• The name and address of your bank, your account numbers, and statements for the past three months
  • Investment statements for the past three months
  • Pay stubs, W-2 withholding forms, or other proof of employment and income
  • Balance sheets and tax returns, if you’re self-employed
  • Information on consumer debt (account numbers and amounts due)
  • Divorce settlement papers, if applicable

You’ll sign authorizations that allow the lender to verify your income and bank accounts, and to obtain a copy of your credit report. If you’ve already made an offer on a home, you’ll need to give the lender a purchase contract and a receipt for any good-faith deposit that you might have given the seller.

Types of mortgages

Like homes themselves, mortgage come in many sizes and types. The type of mortgage that’s right for you depends on many factors, such as your tolerance for risk and how long you expect to stay in your home. The following are some of the more popular types of mortgages available:

  • Conventional fixed rate mortgages
  • Adjustable rate mortgages (ARM)
  • Government mortgages (e.g., FHA or VA mortgage loans)
  • Hybrid adjustable rate mortgages (ARM)
  • Jumbo loans

Finalizing the application

As your mortgage application is processed and finalized, your lender is required by law to give you a Loan Estimate within three business days of receiving your application. The Loan Estimate is a form that spells out important information about the loan you applied for, such as the estimated interest rate, monthly payments, and total closing costs for the loan.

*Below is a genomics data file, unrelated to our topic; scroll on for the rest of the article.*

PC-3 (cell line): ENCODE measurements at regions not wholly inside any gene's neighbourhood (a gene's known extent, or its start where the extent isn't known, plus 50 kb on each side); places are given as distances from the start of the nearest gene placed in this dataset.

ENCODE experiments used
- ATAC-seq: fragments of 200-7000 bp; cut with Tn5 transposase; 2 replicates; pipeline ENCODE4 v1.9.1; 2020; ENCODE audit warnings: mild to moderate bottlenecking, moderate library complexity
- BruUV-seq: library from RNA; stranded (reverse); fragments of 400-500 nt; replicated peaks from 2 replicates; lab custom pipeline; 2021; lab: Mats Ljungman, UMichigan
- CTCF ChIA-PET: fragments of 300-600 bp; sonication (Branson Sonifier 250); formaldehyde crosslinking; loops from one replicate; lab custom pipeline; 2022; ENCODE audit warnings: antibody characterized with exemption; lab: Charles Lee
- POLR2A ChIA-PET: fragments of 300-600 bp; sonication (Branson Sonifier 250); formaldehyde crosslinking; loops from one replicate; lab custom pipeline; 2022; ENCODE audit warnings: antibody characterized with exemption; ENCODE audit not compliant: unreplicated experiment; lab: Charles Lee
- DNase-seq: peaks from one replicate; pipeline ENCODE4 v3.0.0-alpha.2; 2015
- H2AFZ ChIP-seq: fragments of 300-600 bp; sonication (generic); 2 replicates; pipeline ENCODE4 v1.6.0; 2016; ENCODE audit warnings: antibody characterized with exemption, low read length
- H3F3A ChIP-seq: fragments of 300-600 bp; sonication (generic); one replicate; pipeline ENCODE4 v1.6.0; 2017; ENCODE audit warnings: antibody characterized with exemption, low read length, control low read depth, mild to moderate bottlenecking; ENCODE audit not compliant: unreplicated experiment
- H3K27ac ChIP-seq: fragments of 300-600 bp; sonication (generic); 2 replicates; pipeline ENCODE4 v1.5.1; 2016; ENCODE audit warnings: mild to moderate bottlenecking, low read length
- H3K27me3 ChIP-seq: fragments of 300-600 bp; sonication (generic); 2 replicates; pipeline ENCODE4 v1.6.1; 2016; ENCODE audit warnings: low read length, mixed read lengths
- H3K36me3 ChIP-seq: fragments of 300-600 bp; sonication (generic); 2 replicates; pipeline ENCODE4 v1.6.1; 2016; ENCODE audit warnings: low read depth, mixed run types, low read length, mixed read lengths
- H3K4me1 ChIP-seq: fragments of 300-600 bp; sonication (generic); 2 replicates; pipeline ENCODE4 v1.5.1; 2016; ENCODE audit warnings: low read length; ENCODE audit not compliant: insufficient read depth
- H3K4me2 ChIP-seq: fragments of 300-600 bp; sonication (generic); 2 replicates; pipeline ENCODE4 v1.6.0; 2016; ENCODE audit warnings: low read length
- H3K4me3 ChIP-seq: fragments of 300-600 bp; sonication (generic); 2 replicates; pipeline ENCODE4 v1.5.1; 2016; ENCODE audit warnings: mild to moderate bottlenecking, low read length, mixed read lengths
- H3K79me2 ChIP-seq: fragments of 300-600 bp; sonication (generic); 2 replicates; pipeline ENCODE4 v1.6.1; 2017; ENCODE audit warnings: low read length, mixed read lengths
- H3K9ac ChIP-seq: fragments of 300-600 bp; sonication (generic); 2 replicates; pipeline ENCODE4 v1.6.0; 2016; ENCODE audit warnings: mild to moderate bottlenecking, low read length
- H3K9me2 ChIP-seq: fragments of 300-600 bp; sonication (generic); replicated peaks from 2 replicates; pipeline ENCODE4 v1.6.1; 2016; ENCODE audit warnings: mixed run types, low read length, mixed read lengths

This material was prepared by Broadridge Investor Communication Solutions, Inc., and does not necessarily represent the views of  The Retirement Group or FSC Financial Corp. This information should not be construed as investment advice. Neither the named Representatives nor Broker/Dealer gives tax or legal advice. All information is believed to be from reliable sources; however, we make no representation as to its completeness or accuracy. The publisher is not engaged in rendering legal, accounting or other professional services. If other expert assistance is needed, the reader is advised to engage the services of a competent professional. Please consult your Financial Advisor for further information or call 800-900-5867.